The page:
Founders Day highlights UCLA’s achievements
October 26, 2003 9:00 pm
Amid a hip-hop dance performance and a solo sung by singer and
dancer Debbie Allen, an audience of parents and students watched a
celebration of UCLA’s past, present and future during
Sunday’s Founders Day 2003.
Founders Day, an annual tradition celebrating the many
accomplishments of UCLA, concluded this year’s parents’
In a presentation in Royce Hall, Chancellor Albert Carnesale
honored UCLA’s diverse achievements in front of an audience
of several hundred attendees.
Carnesale celebrated UCLA’s past with a tribute to the
late Dr. Ralph J. Bunche, whom he recognized as one of the
university’s greatest alumni.
“He symbolizes the excellence of UCLA that continues to
thrive,” said Carnesale.
The tribute to Bunche highlighted some of his greatest
accomplishments, such as being the first black man to win the Nobel
Peace Prize. Bunche received the award for his efforts to foster
peace between the Arabs and Israelis in 1950.
Due to his lasting contributions as a supporter of civil rights,
the Center for African American studies at UCLA was renamed the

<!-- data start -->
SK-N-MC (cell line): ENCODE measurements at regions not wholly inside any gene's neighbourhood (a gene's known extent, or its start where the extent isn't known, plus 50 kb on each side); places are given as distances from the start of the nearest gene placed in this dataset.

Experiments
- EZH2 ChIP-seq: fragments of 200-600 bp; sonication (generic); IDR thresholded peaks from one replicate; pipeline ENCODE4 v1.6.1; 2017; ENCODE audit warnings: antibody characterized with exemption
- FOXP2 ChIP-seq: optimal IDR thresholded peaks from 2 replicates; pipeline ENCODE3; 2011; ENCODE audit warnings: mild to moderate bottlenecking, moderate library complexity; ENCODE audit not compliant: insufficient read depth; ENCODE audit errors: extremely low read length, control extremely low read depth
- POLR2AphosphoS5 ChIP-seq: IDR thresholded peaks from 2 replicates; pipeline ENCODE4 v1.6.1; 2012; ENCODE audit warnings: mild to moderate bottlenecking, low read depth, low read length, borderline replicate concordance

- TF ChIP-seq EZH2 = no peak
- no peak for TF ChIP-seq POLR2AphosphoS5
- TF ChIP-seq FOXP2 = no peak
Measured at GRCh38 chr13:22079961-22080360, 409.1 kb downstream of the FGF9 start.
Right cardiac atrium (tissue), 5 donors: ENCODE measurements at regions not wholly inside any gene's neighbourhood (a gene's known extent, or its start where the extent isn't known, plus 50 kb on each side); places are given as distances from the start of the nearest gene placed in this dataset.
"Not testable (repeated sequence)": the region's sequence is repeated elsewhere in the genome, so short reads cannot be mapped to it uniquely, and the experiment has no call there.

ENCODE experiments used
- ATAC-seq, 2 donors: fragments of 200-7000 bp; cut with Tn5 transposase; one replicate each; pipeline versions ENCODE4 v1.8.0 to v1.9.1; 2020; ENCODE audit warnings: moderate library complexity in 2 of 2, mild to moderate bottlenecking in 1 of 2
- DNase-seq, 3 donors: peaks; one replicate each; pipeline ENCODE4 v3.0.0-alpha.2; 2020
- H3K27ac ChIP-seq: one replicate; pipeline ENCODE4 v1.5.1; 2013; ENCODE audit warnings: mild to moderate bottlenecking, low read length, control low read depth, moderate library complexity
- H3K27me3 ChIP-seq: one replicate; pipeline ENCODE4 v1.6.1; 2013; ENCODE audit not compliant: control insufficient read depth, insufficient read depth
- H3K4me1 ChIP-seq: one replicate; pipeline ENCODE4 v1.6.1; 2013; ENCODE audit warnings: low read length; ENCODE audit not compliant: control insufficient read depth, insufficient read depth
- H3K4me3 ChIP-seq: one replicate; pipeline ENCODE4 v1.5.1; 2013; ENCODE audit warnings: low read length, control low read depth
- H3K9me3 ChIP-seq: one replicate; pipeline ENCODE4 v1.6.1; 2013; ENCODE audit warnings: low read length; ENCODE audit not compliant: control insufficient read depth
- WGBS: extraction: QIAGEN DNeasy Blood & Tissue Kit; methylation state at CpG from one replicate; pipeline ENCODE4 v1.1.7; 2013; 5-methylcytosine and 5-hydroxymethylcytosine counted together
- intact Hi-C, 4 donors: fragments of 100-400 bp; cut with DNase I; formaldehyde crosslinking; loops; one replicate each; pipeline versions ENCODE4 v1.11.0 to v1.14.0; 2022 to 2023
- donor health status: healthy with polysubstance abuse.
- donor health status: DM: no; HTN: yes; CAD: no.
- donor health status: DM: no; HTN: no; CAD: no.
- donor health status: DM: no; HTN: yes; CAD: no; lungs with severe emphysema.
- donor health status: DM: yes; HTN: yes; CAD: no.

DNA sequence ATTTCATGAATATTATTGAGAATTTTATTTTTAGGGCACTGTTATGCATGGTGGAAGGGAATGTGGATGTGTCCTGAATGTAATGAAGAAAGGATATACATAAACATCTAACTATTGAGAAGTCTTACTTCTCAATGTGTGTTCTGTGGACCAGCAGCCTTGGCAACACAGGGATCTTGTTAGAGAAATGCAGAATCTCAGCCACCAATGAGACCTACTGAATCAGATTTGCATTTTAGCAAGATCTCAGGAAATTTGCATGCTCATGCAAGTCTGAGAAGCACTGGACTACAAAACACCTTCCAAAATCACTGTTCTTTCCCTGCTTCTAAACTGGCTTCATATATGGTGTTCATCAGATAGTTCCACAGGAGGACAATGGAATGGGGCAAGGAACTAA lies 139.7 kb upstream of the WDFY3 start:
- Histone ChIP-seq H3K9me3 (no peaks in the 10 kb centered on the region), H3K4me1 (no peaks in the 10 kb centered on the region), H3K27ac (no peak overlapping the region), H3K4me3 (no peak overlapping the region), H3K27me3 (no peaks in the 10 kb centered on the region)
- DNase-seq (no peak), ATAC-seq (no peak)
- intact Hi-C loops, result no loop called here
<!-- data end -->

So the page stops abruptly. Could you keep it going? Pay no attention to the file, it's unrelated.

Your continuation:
Bunche Center for African American studies on Oct. 9.
Bunche was a “pioneer Bruin” ““ a term
describing students who attended UCLA during the 1920s when the
campus was being built ““ and valedictorian of his class in
1927. He is well known for his work at the United Nations, and he
attributed much of his success to the education he received at
“Dr. Bunche calls for all of us at UCLA to pursue our
dreams and realize our visions,” Carnesale said.
UCLA’s present achievements were shown through the works
of actress, singer, producer and choreographer Debbie Allen, best
known for her role in the hit television show
“She is currently helping to inspire the next generation
of Debbie Allens by being a part of the Debbie Allen School of
Dance, as well as being a member of the dean’s advisory board
of the (UCLA) School of Theater, Film and Television,”
Carnesale said. Debbie Allen’s School of Dance is located in
Allen spoke of her current project in Beirut, Lebanon, where she
is working on a musical portraying a Muslim “Juliet”
falling in love with a Christian “Romeo.”
“Dance is a common language that exists all over the
world. Dance is our cultural literacy, our cultural language in the
arts,” Allen said.
Not only did Allen stress the importance of the arts, but the
importance of education, as well.
“Education has to be at the forefront of our mission to
find out who we are. Through education we can inspire those around
us,” Allen said.
Carnesale concluded the presentation by speaking about
UCLA’s dynamic future.
“In every domain, there is excitement. We are constantly
moving forward here at UCLA,” Carnesale said.